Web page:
July - Sept 2002, Other

In Allah’s name

By Yahya López

Several years ago while attending an iftar dinner (fast breaking during the month of Ramadan) at the house of an acquaintance of a family member of mine, an incident occurred which was frankly quite profound in its very nature and, for me at least, showed a positive and inspiring glimpse of the future of Islam in America. The following is an account of that event.

The brother who had invited us to this iftar and almost all of the guests were immigrants from India or from Indian ancestry. My invitation there was a direct result of that very Indian connection. You see, my sister-in Law’s husband is an Indian from Tanzania. Both our families (wife’s and children), were therefore, requested to attended the iftar that night.

The men and women were separately herded into the preassigned basements of two adjacent, brick, raised ranch, single family homes of a quiet and predominantly Jewish neighborhood in the far northside of Chicago. This iftar had been a joint effort by these two Muslim friends and neighbors who were actually from the same city (Hyderabad) back home in India.

Following the Islamic tradition of the separation of the sexes in such events, my co-brother-in-law, his two boys, and I walked into one of the houses through a side entrance leaving behind us the freezing, bitter winter winds of this mid-January evening. My wife, sister-in-law, and daughter went to basement of the other house. Once inside the door threshold, we took off and carefully placed our shoes at the base of an already overflowing shoe mound that crowded the entrance way. If the size of the shoe pile was any indication, there had already arrived a large amount of guests.

We then descended down the soft and warm carpeted steps of a dimly lit, narrow corridor which led into the large basement apartment. As one penetrated deeper and deeper into the house one could not help but being allured, captivated, and, ultimately seduced, by the saturation levels of exotic and enticing aromas in the air. Whatever spice-filled, Indian delicacies our hosts had prepared for us, they were sure to stimulate and delight our eagerly awaiting taste buds and palates.

Although I knew the host and his neighbor, I felt somewhat apprehensive, self-conscious, and shy as I was entering the basement proper. But, is this not the case when one is being exposed to something new or unfamiliar? I remember thinking that I may not know anyone there. However, once I was submerged among the crowd, and after an initial scan of the surroundings, I found that I knew several people and some of the youth from my travels through the Chicago area masajids and centers in the northside. I noticed that many of them were somewhat surprised, yet genuinely pleased, to see me there. As we indigenous Muslims already have learned, our immigrant brethren are, for the most part, clannish and tribal in their relationships. They generally stay to themselves and look out for themselves. From my collective experience as a Muslim it seemed that in all these kind of events there is always a token non-immigrant Muslim or two. Whether intentional or not Allah knows best.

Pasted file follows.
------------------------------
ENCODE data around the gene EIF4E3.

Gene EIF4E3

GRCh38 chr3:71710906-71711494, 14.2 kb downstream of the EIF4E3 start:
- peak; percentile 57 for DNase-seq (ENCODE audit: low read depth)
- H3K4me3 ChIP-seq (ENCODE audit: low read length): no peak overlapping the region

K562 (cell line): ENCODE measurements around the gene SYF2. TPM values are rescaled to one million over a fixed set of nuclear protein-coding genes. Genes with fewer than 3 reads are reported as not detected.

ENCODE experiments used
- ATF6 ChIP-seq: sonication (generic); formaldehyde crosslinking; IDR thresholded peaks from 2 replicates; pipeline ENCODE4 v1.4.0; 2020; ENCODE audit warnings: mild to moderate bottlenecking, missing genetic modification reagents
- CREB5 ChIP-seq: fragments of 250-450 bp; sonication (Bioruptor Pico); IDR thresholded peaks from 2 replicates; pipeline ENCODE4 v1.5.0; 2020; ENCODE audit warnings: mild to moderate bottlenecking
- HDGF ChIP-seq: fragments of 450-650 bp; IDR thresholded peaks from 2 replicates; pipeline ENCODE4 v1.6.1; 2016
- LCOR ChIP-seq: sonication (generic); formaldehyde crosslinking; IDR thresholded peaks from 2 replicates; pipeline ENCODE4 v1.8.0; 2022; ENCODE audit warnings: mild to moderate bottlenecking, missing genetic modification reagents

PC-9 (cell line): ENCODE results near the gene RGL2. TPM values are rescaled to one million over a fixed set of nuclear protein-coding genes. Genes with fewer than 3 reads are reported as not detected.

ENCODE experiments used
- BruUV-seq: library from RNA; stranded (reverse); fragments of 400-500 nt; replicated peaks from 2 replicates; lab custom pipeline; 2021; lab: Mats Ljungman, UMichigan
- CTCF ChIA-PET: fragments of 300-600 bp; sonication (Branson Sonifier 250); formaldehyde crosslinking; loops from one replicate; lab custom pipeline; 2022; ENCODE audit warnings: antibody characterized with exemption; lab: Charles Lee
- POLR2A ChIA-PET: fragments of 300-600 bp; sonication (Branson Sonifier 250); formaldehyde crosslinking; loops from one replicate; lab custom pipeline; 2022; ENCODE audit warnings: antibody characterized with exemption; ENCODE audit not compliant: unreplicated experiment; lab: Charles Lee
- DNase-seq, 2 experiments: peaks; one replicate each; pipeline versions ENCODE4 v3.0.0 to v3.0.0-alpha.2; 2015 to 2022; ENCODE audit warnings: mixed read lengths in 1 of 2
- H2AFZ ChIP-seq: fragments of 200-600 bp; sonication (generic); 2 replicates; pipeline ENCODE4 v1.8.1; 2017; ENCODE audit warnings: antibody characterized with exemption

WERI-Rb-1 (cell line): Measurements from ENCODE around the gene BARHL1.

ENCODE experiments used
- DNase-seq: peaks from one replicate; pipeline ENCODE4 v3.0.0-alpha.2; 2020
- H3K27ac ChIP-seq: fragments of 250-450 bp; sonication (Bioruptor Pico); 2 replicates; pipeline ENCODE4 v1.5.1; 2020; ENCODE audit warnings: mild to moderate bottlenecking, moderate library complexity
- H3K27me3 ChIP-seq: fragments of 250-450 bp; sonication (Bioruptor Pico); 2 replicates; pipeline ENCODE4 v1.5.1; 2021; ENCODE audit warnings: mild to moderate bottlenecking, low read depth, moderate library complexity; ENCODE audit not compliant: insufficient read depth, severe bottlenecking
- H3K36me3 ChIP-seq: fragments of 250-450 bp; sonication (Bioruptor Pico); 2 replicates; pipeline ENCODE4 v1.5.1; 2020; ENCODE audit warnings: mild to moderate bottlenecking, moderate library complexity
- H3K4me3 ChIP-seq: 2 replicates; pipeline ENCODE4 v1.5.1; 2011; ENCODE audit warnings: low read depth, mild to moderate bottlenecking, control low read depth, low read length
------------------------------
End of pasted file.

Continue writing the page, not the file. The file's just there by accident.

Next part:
The basement apartment was actually a very large, open, living area decorated with modest furnishings. There was also the usual wall decors of surah’s and ayah’s from the Holy Qur’aan. The washroom and mechanical room were the only sectioned, or walled, off areas. I would say that fifty people could fit comfortably in this place. As is the natural tendency, many of the brothers there who were familiar with one another busily engaged in lively conversations of small, scattered groups throughout. The youth had also followed this unwritten law and had gathered among themselves. Within moments I shed some of my apprehensions and I then went about greeting and talking to those brothers I recognized.

The time to break the fast soon approached and the host, along with his ansars, began to prepare for the iftar. Blankets and/or plastic covers were placed down the center of the light colored, carpeted floor. Plastic cups, plates, forks and spoons were then lined up atop the covers. Shortly thereafter the fast breaking appetizers were brought into the room. In their wake, they left powerful columns of invisible, yet hypnotizing, scents that weakened our concentration and disrupted the train of thought of our conversations. We then were encouraged to gather around the savory tidbits and wait the call of adhaan which was imminent.

The teenage and young boys heeded the call to assemble, quickened their pace, and amassed themselves around the generous table spread. I imagine that the withholding from worldly appetites must be particularly hard on the youth because they may not fully grasp the inner dimensions, and many blessings and benefits, associated with this immensely important Islamic Pillar of faith. The men, on the other hand, were more self-conscious and deliberate in their response to the invitation.